A little over two years ago, a group of Upper East Siders who live in the Yorkshire Towers building filed suit against the MTA over the location of the planned entrances for the Second Ave. Subway’s 86th St. subway station. The suit was eventually dismissed on the grounds that the statute of limitations had run out, but that has not deterred these residents. Last week — for the third time — the same building filed essentially the same lawsuit, and with a little over three years of construction remaining on the project, the suit is yet another obstacle.
At issue are two station entrances where one had been originally planned. At first, the Second Ave. Subway’s 86th St. station was to be at the northeast corner, but MTA engineers determined that the building that would have hosted the station could not do so safely. So the MTA proposed two entrances on 86th St. surrounding Yorkshire Towers’ driveway. The MTA produced a Supplemental Environmental Assessment that showed how relocating the entrances would have no adverse impact on the neighborhood, and the residents threw a fit.
Putting forward a bunch of safety arguments I believed were bogus two years ago, Yorkshire Towers claimed the two entrances would create safety hazards due to the driveway. It reeked of classic NIMBYism. Here is a building on the tony Upper East Side with a mid-block, U-shaped driveway arguing that two subway entrances — both of which point away from the active driveway — would be more dangerous than not. If they are that concerned with pedestrian safety, maybe we should just shutter their driveway entirely.
But that’s neither here nor there. How, you may be wondering, can the same plaintiff be filing the same suit requesting the same relief as they did two years ago when their suit was dismissed? If you’re tempted to say they can’t, well, you wouldn’t be wrong, but with the right lawyers and today’s pleadings standards, anything is possible. This time around, the complaint clocks in at 70 pages — lengthy and dull but shorter than the one from two years ago. It has few real answers.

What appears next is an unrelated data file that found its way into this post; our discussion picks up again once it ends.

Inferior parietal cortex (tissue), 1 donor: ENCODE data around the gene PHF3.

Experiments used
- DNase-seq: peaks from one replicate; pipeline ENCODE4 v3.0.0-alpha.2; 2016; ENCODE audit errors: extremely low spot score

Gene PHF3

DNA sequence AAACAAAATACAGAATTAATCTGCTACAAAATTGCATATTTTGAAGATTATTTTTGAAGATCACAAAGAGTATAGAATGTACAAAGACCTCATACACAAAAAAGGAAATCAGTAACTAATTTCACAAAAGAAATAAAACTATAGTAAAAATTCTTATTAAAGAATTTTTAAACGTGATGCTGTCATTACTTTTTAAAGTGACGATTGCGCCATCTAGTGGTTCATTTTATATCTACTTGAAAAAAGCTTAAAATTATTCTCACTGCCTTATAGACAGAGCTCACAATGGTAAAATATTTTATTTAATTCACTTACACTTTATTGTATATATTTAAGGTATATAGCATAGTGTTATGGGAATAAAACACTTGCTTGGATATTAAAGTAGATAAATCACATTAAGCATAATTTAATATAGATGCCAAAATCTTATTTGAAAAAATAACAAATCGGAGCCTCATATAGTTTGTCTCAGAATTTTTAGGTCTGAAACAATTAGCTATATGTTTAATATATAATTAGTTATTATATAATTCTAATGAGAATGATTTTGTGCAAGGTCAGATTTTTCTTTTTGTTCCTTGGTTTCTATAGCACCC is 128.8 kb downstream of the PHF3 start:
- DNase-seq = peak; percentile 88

Essentially, the building’s argument rests on the fact that at a few meetings the plaintiffs requested, the MTA wasn’t accepting of the Yorkshire Towers’ own engineering assessments. MTA Capital Construction officials dismissed their findings outright, and now it appears as though Yorkshire Towers is again claiming that the MTA’s own assessments were faulty while trying to reset the statute of limitations from the time of the building’s last meetings with the MTA. It’s a rather nifty legal sleight of hand, but it shouldn’t lead to a different outcome.
The biggest issue now — as it was two years ago — is that the MTA’s actions weren’t outside the bounds of the agency’s authority. When it decided to move the entrances, the agency performed the studies required of it by federal law. It filed the findings according to proper procedure and were granted the ability to change the design. Just because some people don’t like the conclusion doesn’t mean it’s wrong as a matter of law.
And so we’ll go through this again. The MTA’s answer to the complaint is due soon, and the agency is sure to deny the claims. Maybe the judge will dismiss, but if this case survives, the looming construction work may have to be delayed or revised. At that point, everyone in the city will pay the price, and not just some folks concerned with their mid-block driveway.
After the jump, read the complaint.